UNESCO Bangkok: The Last Few Weeks

Author: Maggie Appel-Schumacher, M.A. in International Education, GSEHD

It’s hard to believe the UNESCO Fellowship is coming to a close.  What a beautiful summer it has been– for personal inspiration, insightful conversations, meaningful relationships and professional growth.  Thailand lives up to its name for being the country of smiles 🙂 filled with beautiful people, culture and traditions that have made a great impression on me.

Professionally, UNESCO’s reach within the educational realm in Asia Pacific is definitely visible from the Bangkok Regional Bureau for Education.  Across the various units in this office (APEID, APPEAL, EPR, ESD and more) publications are being distributed left and right with featured projects, research endeavors and conference concept notes to be found.  UNESCO Education in Asia Pacific’s Facebook page is very active in sending out announcements, uploading photos and supporting campaigns on education initiatives in the region. (Check it out!)

The beginning of August marked one of the most concrete learning experiences for me during this fellowship as I had the chance to participate and travel to Kuala Lumpur, Malaysia to volunteer with the UNESCO team at the 2015 Asia Pacific Conference on Education and Training (ACET).  Over 1,000 stakeholders from the ministerial to the teacher level participated in a conference on strengthening Technical and Vocational Education (TVET) systems in the Asia Pacific.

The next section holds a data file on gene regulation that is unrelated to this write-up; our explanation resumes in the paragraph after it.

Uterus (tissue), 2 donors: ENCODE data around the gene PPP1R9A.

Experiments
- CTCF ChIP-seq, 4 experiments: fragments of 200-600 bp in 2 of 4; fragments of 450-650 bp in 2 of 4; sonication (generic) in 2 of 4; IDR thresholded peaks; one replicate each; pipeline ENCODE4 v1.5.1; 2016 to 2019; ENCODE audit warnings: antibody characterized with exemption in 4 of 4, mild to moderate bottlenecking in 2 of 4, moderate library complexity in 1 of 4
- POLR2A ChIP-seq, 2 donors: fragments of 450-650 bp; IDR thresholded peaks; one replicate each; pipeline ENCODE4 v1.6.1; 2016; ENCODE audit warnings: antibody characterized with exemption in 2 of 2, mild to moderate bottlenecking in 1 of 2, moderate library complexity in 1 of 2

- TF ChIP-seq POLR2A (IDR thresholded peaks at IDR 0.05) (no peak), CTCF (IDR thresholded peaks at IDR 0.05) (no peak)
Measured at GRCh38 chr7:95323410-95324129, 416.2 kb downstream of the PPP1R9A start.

ACET Pic1UNESCO Bangkok staff, along with other UNESCO Representatives from Paris, France, Beijing, China, Kabul, Afghanistan and the UNEVOC office in Bonn, Germany, worked together with the Ministry of Education Malaysia to provide 3 action packed days for participants to address the big questions facing TVET in Asia Pacific:

  • Where are the jobs in Asia-Pacific?
  • Which skills are needed for existing and emerging jobs?
  • How can we bridge the gap through ICT?
  • How can we strengthen partnerships and coordination?

The plenaries, concurrent sessions and ministerial meetings were focused on these themes.  As focal point for note takers and rapporteurs during the conference, I was fortunate to sit in on the majority of plenary and concurrent sessions to hear first-hand from participants’ experiences in TVET.  From recently graduated youth speakers to seasoned principals of TVET academies in Asia, the conversations all came back to the main idea that TVET is critical for economic growth.  We need more people to develop concrete skills that can be maximized in a society that is moving forward as quickly as some Asian Pacific countries are. Overall, I learned a great deal about this topic in education and the conference opened my eyes to new programs, organizations, and experts in the field of TVET that can be beneficial to states beyond the Asia-Pacific region.  You can find out more about the conference here. 

I thank all the staff at UNESCO Bangkok for giving me the chance to dive into these key issues in education and for the opportunity to see UNESCO in action through meaningful conferences and events.  The opportunity to explore a new part of the world in such depths (both professionally and personally) has truly been a life changing experience.


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